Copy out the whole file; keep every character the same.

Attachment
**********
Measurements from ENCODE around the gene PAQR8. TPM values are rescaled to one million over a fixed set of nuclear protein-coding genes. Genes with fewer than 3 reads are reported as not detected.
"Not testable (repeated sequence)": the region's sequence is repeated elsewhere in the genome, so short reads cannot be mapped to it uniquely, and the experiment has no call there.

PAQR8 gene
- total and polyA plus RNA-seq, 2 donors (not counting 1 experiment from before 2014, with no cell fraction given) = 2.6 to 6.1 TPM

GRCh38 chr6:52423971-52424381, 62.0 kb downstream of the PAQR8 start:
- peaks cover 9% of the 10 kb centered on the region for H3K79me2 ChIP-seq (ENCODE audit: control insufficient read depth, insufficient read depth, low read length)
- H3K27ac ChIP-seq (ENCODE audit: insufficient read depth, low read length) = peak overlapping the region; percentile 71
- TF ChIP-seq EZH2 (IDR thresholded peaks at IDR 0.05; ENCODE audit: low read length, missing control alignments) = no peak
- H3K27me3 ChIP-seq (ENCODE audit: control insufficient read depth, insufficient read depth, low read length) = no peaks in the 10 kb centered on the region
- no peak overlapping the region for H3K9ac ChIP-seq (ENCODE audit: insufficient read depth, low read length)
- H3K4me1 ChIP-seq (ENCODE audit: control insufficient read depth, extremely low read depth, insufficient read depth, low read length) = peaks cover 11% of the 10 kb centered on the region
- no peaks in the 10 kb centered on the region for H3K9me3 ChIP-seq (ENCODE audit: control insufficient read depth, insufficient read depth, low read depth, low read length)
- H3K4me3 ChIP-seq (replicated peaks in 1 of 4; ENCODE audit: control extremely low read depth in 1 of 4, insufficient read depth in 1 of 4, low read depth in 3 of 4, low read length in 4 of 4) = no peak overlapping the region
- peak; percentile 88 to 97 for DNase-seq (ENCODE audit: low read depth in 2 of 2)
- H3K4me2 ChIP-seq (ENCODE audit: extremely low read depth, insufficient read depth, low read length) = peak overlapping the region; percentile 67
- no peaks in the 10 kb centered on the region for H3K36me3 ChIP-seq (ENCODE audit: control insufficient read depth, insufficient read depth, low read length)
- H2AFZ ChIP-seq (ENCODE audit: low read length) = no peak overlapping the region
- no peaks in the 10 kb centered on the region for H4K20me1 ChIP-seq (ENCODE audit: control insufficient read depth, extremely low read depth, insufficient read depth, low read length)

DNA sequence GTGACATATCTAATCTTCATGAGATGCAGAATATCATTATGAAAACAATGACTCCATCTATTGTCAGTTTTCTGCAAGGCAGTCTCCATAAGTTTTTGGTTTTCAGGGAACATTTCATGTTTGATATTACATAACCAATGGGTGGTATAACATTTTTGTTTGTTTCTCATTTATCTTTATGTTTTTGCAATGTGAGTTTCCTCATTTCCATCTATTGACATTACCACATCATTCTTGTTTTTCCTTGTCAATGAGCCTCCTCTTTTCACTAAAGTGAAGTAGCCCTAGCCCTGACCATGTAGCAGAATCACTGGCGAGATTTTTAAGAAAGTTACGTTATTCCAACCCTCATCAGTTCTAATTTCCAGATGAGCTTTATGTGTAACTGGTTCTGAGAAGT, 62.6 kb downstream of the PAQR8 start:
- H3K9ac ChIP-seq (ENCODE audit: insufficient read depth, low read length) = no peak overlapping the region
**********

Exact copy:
Measurements from ENCODE around the gene PAQR8. TPM values are rescaled to one million over a fixed set of nuclear protein-coding genes. Genes with fewer than 3 reads are reported as not detected.
"Not testable (repeated sequence)": the region's sequence is repeated elsewhere in the genome, so short reads cannot be mapped to it uniquely, and the experiment has no call there.

PAQR8 gene
- total and polyA plus RNA-seq, 2 donors (not counting 1 experiment from before 2014, with no cell fraction given) = 2.6 to 6.1 TPM

GRCh38 chr6:52423971-52424381, 62.0 kb downstream of the PAQR8 start:
- peaks cover 9% of the 10 kb centered on the region for H3K79me2 ChIP-seq (ENCODE audit: control insufficient read depth, insufficient read depth, low read length)
- H3K27ac ChIP-seq (ENCODE audit: insufficient read depth, low read length) = peak overlapping the region; percentile 71
- TF ChIP-seq EZH2 (IDR thresholded peaks at IDR 0.05; ENCODE audit: low read length, missing control alignments) = no peak
- H3K27me3 ChIP-seq (ENCODE audit: control insufficient read depth, insufficient read depth, low read length) = no peaks in the 10 kb centered on the region
- no peak overlapping the region for H3K9ac ChIP-seq (ENCODE audit: insufficient read depth, low read length)
- H3K4me1 ChIP-seq (ENCODE audit: control insufficient read depth, extremely low read depth, insufficient read depth, low read length) = peaks cover 11% of the 10 kb centered on the region
- no peaks in the 10 kb centered on the region for H3K9me3 ChIP-seq (ENCODE audit: control insufficient read depth, insufficient read depth, low read depth, low read length)
- H3K4me3 ChIP-seq (replicated peaks in 1 of 4; ENCODE audit: control extremely low read depth in 1 of 4, insufficient read depth in 1 of 4, low read depth in 3 of 4, low read length in 4 of 4) = no peak overlapping the region
- peak; percentile 88 to 97 for DNase-seq (ENCODE audit: low read depth in 2 of 2)
- H3K4me2 ChIP-seq (ENCODE audit: extremely low read depth, insufficient read depth, low read length) = peak overlapping the region; percentile 67
- no peaks in the 10 kb centered on the region for H3K36me3 ChIP-seq (ENCODE audit: control insufficient read depth, insufficient read depth, low read length)
- H2AFZ ChIP-seq (ENCODE audit: low read length) = no peak overlapping the region
- no peaks in the 10 kb centered on the region for H4K20me1 ChIP-seq (ENCODE audit: control insufficient read depth, extremely low read depth, insufficient read depth, low read length)

DNA sequence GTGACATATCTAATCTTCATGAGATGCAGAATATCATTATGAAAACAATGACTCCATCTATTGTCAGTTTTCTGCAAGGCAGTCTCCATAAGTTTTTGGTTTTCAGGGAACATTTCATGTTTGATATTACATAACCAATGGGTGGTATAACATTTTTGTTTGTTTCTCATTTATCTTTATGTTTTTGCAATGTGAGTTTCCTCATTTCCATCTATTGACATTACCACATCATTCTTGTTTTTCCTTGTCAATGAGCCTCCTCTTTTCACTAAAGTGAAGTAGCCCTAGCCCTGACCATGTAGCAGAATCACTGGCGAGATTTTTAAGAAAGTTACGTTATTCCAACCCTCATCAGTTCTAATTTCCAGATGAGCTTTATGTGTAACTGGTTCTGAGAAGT, 62.6 kb downstream of the PAQR8 start:
- H3K9ac ChIP-seq (ENCODE audit: insufficient read depth, low read length) = no peak overlapping the region